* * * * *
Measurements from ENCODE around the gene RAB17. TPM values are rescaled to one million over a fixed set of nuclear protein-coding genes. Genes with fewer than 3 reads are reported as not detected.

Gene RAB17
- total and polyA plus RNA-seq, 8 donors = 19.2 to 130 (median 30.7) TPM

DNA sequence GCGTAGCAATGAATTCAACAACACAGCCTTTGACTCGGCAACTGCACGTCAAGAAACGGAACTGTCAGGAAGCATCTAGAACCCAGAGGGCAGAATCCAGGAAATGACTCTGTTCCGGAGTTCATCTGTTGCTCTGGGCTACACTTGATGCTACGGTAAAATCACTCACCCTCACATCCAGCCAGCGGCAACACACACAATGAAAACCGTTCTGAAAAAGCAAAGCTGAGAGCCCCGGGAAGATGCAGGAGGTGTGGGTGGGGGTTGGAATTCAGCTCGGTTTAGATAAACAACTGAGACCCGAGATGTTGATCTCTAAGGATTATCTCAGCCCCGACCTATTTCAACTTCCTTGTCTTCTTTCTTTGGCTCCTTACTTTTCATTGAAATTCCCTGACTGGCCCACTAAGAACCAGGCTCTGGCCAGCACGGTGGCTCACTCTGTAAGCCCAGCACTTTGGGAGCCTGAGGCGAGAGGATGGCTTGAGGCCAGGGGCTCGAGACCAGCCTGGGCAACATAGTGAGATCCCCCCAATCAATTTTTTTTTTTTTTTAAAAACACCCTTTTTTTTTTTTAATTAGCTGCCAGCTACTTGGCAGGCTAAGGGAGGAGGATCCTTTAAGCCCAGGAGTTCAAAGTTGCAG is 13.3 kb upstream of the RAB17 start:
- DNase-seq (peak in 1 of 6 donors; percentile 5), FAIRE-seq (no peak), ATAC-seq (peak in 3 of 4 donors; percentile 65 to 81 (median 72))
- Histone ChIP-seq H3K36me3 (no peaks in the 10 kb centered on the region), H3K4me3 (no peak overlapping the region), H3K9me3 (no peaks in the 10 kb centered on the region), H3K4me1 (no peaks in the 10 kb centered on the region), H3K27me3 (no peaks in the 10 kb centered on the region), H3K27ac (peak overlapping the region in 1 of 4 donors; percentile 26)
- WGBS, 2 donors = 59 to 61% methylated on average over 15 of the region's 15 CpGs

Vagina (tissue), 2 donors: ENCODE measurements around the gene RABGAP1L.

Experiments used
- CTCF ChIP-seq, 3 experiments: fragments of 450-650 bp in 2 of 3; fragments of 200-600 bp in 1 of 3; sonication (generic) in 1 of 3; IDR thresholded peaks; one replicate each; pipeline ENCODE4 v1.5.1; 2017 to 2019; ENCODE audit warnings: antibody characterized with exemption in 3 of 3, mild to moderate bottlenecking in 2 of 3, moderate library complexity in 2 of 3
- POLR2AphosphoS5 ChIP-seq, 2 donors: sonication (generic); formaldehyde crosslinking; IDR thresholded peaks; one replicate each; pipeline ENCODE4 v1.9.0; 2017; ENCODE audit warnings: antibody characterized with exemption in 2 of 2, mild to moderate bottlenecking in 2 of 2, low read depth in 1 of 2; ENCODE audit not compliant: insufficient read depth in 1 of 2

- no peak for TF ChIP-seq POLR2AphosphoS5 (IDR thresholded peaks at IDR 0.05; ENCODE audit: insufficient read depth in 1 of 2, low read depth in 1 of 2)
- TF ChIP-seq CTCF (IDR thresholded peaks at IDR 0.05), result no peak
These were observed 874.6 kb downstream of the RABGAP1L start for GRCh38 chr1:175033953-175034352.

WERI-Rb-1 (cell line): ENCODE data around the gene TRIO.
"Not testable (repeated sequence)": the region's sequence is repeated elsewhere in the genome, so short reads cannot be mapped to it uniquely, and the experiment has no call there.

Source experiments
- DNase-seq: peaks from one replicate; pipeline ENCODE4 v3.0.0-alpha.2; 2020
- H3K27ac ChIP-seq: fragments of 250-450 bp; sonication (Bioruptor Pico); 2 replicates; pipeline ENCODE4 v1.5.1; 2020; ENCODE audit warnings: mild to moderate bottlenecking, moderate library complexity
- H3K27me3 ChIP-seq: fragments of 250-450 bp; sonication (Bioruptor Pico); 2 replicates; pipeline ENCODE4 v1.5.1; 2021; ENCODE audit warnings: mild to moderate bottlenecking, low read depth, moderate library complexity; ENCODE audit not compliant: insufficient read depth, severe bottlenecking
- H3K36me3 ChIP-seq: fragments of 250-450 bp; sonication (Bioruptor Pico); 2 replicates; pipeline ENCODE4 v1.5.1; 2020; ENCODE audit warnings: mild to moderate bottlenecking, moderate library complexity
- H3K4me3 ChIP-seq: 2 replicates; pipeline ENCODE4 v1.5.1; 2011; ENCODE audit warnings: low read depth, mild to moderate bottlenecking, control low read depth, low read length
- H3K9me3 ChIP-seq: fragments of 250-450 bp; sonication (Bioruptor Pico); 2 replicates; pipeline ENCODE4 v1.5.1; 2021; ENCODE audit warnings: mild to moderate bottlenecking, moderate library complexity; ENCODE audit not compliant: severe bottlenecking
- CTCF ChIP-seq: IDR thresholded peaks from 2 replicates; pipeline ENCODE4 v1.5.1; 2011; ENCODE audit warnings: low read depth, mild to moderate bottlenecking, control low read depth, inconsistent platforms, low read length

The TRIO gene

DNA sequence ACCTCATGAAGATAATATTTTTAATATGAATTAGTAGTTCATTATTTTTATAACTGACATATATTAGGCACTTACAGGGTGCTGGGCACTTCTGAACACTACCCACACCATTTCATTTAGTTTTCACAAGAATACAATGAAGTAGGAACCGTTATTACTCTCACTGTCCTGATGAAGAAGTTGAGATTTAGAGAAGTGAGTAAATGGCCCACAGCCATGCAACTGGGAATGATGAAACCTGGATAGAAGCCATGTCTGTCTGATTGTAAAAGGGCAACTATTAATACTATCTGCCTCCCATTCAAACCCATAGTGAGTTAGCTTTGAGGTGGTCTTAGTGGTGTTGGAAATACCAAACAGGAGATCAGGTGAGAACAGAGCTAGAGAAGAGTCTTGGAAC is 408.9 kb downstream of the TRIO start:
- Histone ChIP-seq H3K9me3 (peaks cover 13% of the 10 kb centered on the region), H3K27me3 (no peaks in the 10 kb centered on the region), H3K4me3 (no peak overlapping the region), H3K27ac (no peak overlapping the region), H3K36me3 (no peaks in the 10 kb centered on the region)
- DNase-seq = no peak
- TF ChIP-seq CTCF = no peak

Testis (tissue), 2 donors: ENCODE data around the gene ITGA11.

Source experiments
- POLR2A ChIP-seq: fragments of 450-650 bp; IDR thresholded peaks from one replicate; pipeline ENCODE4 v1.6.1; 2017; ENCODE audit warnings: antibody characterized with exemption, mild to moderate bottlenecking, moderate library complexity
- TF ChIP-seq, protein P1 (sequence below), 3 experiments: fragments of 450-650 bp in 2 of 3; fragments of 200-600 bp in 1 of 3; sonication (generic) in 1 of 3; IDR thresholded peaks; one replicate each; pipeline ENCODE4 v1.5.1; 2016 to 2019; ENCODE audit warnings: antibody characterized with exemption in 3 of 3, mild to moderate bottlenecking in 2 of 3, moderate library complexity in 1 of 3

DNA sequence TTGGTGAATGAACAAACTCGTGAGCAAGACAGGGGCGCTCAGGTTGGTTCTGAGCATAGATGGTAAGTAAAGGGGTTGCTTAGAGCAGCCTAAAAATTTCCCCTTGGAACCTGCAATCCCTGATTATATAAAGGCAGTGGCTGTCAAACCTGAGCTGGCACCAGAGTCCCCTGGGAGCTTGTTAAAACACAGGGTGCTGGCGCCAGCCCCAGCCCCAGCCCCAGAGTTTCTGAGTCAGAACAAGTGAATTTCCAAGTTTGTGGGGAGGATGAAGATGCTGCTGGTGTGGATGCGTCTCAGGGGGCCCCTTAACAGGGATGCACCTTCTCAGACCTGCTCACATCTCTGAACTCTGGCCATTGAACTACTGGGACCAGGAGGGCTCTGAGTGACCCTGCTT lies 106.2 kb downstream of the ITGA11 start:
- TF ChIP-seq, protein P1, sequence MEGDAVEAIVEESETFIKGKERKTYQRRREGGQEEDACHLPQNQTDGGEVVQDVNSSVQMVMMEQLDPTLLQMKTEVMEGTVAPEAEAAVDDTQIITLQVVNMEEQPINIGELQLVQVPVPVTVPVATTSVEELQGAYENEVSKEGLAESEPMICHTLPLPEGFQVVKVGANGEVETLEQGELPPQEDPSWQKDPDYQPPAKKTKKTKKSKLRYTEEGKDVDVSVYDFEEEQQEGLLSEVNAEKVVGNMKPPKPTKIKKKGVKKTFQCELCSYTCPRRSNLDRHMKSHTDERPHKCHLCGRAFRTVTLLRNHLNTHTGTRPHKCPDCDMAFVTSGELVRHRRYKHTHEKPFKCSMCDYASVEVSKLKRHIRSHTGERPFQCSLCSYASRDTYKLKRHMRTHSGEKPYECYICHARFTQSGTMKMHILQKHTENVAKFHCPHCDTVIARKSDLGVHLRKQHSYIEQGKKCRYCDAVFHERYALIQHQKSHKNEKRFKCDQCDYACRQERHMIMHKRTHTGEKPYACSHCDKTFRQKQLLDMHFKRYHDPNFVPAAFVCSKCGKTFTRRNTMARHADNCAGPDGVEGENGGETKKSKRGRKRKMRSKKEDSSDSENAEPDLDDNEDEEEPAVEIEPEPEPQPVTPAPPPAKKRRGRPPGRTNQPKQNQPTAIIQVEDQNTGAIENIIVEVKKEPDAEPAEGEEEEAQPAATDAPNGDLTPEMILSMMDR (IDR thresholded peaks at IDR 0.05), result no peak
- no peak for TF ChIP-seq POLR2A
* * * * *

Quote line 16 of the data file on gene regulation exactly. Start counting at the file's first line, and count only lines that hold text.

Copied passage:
"Not testable (repeated sequence)": the region's sequence is repeated elsewhere in the genome, so short reads cannot be mapped to it uniquely, and the experiment has no call there.